years. He's even got a regular gig playing nerdy dreamboat Luke on American
Dreams. We make special mention of these facts because, after reading the
following confession, you might be tempted to think otherwise. Ready? Okay.
On the set of the feature Shattered Glass (opening Oct. 17), about
the New Republic reporter whose fabricated articles predated the
Jayson Blair scandal, the Star Wars fanatic had to use the Force to keep from going all ComiCon on co-star Hayden Christensen. "I wanted to tell him, 'Hey, it's another movie about Darth Vader and Luke,'" he admits to TV Guide Online. "Get it? Darth Vader [his big-screen counterpart] and Luke [my TV character]." Long pause. Dead silence. "Eh, I don't think even he would
get that joke."
Elman also refrained from challenging the erstwhile Anakin Skywalker to a
light-saber duel. "No, I did n
William Steig, an illustrator for The New Yorker who also authored children's books including Shrek!, died of natural causes Friday night at his home in Boston. He was 95.
CBS's Joan of Arcadia and ABC's Hope & Faith inched closer to official hit status in their second airings Friday night, while NBC's Miss Match looked more and more like an all-out misfire. Joan and Hope dipped slightly in Week Two, but nonetheless won their respective timeslots among adults 18-49. (BTW: My friend Jill called Friday's Hope & Faith "simply atrocious," and I'm inclined to take her word for it.) Miss Match, meanwhile, dropped 29 percent from its already disappointing premiere and finished third at 8 pm. (What did Alicia Silverstone do to deserve all this bad luck? It's not right people!)
Actress. Singer. Director. Writer. Recipient of Grammys, Emmys and Oscars galore. Barbra Streisand has had a remarkable 40-plus-year career that has been plagued by stage fright and, more recently, scathing movie reviews and a perception that she'd rather bash Bush than get out there and sing. But get ready Babs is back. Her new CD, The Movie Album, hits stores Oct. 14 the same day she bares her soul to Oprah (check listings). And she faces down James Lipton and his little blue index cards on Inside the Actors Studio, airing on Bravo in December. As these outtakes from her TV Guide interview show, it seems the 61-year-old megastar is finally mellowing just a little.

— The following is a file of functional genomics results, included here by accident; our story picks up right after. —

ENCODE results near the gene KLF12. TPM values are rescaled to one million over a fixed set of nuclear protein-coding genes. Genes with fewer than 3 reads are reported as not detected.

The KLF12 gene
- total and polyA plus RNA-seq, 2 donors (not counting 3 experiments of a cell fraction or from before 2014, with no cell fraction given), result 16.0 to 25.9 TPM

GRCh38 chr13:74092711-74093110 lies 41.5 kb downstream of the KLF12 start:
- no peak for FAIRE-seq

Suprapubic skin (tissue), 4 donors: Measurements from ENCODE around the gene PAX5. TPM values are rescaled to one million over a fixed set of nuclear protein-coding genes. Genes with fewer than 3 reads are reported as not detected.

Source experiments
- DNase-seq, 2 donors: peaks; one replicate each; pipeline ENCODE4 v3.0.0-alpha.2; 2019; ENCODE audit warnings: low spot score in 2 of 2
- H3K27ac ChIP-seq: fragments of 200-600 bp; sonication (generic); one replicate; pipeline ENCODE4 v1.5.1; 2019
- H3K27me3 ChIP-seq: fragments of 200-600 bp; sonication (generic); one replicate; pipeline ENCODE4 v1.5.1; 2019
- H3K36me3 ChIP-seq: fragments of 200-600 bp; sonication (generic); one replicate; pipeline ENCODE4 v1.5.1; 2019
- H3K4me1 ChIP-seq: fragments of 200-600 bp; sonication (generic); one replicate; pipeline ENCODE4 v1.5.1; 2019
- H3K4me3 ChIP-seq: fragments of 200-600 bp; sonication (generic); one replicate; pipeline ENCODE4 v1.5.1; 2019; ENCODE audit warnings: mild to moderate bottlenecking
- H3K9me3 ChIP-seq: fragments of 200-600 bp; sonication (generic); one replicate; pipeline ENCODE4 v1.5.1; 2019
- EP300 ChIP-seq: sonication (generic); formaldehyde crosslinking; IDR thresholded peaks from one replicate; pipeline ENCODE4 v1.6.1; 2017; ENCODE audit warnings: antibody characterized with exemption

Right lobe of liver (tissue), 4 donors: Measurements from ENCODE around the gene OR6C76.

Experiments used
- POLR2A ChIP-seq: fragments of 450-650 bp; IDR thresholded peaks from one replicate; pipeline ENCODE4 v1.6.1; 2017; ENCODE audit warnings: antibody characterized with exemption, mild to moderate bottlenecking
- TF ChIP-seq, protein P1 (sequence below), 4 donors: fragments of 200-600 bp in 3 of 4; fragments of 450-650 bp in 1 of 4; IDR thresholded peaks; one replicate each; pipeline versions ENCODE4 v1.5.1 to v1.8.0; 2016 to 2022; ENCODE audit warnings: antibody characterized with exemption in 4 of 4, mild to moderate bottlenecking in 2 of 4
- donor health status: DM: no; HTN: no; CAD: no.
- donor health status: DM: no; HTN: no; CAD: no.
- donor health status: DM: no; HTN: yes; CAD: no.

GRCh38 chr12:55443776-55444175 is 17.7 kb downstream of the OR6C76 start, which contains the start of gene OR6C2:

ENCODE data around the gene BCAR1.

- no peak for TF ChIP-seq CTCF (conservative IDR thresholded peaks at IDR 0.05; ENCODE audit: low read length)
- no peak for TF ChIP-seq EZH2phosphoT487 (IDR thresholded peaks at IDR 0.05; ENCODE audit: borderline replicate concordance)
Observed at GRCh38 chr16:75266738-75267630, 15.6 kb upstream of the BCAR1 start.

TV Guide: This is your 60th album. Why did you decide to make it a CD of nothing but songs from movies?
Barbra Streisand: I've thought about it for a long time. My last two albums (The Esse
For six seasons on Dawson's Creek, Katie Holmes was America's sweetheart, the WB's dream girl next door. Well, forget Miss Joey Potter, kids. As the title character in Pieces of April in limited release Oct. 17 she's more like the foul-tempered skank next door!
April's talented cast of kooks includes Patricia Clarkson, Sean Hayes and Oliver Platt. The sitch: A Thanksgiving Day in the life of April, a rebellious twentysomething who's trying to cook dinner for her estranged family. For the role, Holmes streaked her brunette locks with hot pink, painted her nails black and wore funky punk clothes and Goth jewelry. Yuck! Has April seen too many Pink videos or what?
"April is not what she seems," Holmes tells TV Guide Online. "Her whole look is very strong in its message. It gives off an 'I don't give a s---' attitude, but really she can be very caring. I give a lot of credit to wardrobe, makeup a